Indeed, Saleh still falls back on his four-man rush, but he's finally come around to placing his foot on the accelerator with more force. Debate all you'd like about Saleh's scheme, but keep in mind the 49ers rank 10th overall in run defense and 17th overall in pass defense.

7th Offense: 1st and 10 at the SF 21 (14:37)




I have no doubt the play above has complicated verbiage, but it's nearly identical to the lead play my high school football team ran from 1994-1997.

Breida gained 11 yards on the run, with help from the strongside linebacker's over-pursuit. However, that's not what impressed me about the play.



I noted right guard Mike Person made three difficult reach blocks against the Buccaneers. In the play above, the defensive lineman was in a 3-technique, just outside Person's right shoulder. For the run to succeed, Person needed a perfect reach block to seal off the defender.

Person was able to get his hips around the defensive tackle in three quick steps and held his block to keep the running lane open for fullback Kyle Juszczyk's lead block and the ball carrier.



Here's the view Bredia had as he turned upfield. He has four teammates blocking four opponents, making it easy for him to gain 11 yards.

5th Offense: 1st and 10 at the SF 26 (2:01)




I'll cut to the end of the story on the play above. Mullens was sacked for an 11-yard loss. The 49ers couldn't stop an inside exchange and center Weston Richburg and tackle Mike McGlinchey ended up on the ground.

Stay with me because there's a moment of hope in between the red and yellow lines.

Left guard Laken Tomlinson made quite possibly his best pass block as a 49er. First, Tomlinson went inside to chip defensive tackle Gerald McCoy and then moved left to stop the looping nose tackle.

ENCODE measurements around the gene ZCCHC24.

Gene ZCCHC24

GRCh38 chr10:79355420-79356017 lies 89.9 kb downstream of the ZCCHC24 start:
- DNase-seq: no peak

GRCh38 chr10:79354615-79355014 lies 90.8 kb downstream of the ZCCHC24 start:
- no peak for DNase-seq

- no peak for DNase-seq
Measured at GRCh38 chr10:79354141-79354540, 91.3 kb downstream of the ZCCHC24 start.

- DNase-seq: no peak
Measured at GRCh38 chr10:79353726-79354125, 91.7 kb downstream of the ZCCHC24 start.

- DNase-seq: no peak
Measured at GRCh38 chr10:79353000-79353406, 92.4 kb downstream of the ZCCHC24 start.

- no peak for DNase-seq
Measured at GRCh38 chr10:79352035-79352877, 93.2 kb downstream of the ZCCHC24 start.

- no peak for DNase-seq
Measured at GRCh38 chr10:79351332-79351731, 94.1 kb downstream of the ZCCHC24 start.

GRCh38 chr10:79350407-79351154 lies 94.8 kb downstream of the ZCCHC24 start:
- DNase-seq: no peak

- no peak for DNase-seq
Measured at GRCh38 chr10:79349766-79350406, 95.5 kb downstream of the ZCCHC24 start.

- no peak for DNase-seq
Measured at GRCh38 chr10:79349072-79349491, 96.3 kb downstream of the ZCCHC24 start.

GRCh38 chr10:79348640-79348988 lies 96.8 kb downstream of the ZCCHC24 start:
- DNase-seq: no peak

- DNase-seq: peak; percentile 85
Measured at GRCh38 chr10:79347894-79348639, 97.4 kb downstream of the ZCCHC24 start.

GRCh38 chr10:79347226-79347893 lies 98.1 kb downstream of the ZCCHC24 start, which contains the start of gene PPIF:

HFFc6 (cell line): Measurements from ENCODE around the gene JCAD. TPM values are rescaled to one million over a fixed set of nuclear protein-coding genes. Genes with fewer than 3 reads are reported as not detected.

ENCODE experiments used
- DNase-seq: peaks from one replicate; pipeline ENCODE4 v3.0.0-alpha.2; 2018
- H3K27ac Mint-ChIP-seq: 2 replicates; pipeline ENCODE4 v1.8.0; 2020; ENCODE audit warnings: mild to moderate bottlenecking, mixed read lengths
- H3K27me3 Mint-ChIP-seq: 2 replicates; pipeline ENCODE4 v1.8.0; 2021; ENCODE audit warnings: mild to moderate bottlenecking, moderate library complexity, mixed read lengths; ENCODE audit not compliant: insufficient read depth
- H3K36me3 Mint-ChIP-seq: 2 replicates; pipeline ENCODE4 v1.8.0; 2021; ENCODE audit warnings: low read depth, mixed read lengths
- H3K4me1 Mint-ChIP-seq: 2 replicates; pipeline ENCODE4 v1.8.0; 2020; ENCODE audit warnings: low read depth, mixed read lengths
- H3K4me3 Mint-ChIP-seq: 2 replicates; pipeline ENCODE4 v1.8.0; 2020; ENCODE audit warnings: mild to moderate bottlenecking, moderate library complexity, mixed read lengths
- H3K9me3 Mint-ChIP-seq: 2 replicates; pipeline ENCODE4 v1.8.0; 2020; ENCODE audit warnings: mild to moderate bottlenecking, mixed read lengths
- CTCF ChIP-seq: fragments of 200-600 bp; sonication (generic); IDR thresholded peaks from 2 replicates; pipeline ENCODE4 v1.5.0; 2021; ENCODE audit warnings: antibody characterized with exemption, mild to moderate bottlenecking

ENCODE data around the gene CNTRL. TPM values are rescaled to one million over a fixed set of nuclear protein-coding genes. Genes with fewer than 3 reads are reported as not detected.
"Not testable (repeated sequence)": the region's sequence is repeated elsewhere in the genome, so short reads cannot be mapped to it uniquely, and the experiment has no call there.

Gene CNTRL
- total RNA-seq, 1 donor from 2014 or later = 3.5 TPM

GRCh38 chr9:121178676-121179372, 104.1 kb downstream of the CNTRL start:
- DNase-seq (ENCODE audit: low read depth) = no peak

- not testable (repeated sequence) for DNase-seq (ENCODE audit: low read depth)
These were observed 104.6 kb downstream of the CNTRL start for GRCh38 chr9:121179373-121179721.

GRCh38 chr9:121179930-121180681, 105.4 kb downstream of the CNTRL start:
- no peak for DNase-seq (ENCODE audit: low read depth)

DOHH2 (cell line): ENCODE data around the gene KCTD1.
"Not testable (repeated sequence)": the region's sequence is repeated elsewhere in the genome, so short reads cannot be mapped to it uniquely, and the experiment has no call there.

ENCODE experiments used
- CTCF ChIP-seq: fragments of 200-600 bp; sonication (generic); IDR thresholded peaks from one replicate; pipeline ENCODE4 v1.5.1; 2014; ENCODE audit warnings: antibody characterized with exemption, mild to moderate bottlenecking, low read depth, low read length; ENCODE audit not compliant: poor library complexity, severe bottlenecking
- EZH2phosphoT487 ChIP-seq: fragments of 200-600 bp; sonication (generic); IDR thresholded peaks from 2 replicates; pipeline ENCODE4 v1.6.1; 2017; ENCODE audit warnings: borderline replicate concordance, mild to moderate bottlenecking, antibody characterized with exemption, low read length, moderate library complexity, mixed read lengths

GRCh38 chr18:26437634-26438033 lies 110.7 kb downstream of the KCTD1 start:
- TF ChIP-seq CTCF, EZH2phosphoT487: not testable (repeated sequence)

Unfortunately, McCoy got back on his feet, knocking Richburg off balance and who then fell into McGlinchey.

Mullens had no time once McCoy was up and barreling down on him. The receivers running deeper routes were not at the top of the route stems. Kittle was running an out route, but McCoy was too fast and took Mullens to the turf.

Tomlinson's block had an unintended ripple effect on his teammates, but his awareness and quick movement came out of nowhere. The offensive line may be one area the 49ers do not need to worry about going into the offseason, so long as they cut tackle Garry Gilliam.

The struggles for the 49ers on offense and defense are not play calling, but a lack of talent executing the scheme. For each play above, I have plenty of notes and diagrams showing players out of position, missing blocks or drawing a flag for a penalty. A lack of physical execution and mental discipline is not on a coach.

A two-win team is hard to defend, but there is more to the 49ers than the score on the board. It's hard to believe some professional writers and football experts are happy feeding readers bombastic statements about Shanahan but refuse to crunch the tape and offer proof for their opinion.

All photos courtesy of NFL.com.
All statistics courtesy of Pro Football Reference.